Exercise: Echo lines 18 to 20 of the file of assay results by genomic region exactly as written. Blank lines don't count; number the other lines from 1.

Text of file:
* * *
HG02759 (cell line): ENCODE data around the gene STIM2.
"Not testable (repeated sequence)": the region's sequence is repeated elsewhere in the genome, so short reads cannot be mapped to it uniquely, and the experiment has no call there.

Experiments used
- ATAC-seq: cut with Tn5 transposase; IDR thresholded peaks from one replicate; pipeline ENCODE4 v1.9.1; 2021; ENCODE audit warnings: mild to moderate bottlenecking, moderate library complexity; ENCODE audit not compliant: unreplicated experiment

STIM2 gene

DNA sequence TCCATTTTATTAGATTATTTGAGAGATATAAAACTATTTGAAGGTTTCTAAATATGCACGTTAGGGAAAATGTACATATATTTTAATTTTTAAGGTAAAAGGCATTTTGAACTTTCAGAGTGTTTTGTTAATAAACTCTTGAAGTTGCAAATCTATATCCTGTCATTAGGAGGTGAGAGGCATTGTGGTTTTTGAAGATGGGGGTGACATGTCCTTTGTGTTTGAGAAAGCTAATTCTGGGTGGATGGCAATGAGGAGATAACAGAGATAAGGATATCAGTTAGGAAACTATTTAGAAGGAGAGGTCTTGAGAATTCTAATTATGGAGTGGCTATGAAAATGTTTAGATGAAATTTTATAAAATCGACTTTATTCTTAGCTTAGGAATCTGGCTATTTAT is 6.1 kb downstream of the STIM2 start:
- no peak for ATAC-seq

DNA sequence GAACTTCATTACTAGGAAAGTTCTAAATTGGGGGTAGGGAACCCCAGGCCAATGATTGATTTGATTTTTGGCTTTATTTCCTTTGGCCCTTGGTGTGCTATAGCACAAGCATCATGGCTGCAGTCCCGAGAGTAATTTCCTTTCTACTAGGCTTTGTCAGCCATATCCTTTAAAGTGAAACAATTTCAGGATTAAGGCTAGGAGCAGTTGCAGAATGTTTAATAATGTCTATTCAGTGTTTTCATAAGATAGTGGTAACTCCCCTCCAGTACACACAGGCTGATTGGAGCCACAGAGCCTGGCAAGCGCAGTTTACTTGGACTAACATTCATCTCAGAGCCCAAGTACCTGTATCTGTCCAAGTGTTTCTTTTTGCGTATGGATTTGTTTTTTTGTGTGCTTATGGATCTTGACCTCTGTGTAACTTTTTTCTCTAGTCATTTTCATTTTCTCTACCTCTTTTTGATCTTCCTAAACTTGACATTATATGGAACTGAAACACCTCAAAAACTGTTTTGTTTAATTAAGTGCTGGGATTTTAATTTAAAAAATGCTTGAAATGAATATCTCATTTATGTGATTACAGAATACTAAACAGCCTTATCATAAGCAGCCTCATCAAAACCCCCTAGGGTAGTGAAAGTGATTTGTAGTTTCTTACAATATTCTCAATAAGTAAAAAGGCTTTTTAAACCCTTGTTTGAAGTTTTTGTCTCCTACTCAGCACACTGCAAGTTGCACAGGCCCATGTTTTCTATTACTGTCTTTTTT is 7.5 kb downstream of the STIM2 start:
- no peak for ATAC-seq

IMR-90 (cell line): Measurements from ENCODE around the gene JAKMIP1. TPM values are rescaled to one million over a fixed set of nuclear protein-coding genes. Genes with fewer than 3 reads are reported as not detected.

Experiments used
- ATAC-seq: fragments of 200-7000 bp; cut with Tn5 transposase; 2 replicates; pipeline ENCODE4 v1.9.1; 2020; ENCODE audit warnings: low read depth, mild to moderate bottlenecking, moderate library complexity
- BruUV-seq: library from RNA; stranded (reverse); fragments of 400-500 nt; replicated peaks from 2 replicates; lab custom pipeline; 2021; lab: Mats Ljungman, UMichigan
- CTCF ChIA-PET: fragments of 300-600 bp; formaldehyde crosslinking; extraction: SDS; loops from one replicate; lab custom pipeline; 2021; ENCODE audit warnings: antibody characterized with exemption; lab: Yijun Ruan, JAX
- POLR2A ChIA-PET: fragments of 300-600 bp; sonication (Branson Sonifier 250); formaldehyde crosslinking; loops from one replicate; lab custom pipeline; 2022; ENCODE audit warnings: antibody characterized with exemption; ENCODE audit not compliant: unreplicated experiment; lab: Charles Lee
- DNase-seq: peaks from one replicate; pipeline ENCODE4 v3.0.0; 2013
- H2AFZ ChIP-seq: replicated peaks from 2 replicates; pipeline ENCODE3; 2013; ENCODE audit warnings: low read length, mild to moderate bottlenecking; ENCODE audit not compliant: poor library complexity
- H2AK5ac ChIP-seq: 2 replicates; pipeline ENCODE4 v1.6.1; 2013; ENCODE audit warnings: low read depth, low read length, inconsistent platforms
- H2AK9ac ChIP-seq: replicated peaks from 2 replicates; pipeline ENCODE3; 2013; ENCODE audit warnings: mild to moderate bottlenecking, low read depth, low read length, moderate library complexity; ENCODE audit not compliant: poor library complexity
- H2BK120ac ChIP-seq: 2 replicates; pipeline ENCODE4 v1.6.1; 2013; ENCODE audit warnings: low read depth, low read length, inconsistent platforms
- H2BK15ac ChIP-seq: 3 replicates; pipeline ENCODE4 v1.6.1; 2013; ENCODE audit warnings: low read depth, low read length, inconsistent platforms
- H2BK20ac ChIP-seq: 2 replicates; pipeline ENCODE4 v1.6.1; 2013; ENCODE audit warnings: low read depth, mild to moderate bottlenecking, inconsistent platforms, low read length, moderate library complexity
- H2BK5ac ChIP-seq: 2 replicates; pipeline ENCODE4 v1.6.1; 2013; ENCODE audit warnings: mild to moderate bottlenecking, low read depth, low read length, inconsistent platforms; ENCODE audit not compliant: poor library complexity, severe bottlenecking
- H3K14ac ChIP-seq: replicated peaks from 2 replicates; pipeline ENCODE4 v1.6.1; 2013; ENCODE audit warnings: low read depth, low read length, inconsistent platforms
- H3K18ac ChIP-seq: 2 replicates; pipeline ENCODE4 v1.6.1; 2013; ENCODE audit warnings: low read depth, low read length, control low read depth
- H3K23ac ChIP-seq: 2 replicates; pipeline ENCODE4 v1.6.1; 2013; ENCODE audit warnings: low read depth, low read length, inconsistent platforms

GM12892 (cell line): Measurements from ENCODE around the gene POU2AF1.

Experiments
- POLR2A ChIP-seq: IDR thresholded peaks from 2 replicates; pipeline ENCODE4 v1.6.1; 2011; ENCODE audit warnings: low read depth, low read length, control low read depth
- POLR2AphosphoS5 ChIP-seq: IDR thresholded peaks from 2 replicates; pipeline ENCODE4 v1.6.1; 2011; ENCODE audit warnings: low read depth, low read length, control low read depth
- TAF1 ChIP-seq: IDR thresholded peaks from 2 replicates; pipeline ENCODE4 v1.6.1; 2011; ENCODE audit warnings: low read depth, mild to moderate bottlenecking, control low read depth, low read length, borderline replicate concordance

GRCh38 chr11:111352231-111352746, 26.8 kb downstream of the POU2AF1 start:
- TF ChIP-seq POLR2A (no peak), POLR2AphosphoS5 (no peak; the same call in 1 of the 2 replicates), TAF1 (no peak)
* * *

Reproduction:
- H2AK5ac ChIP-seq: 2 replicates; pipeline ENCODE4 v1.6.1; 2013; ENCODE audit warnings: low read depth, low read length, inconsistent platforms
- H2AK9ac ChIP-seq: replicated peaks from 2 replicates; pipeline ENCODE3; 2013; ENCODE audit warnings: mild to moderate bottlenecking, low read depth, low read length, moderate library complexity; ENCODE audit not compliant: poor library complexity
- H2BK120ac ChIP-seq: 2 replicates; pipeline ENCODE4 v1.6.1; 2013; ENCODE audit warnings: low read depth, low read length, inconsistent platforms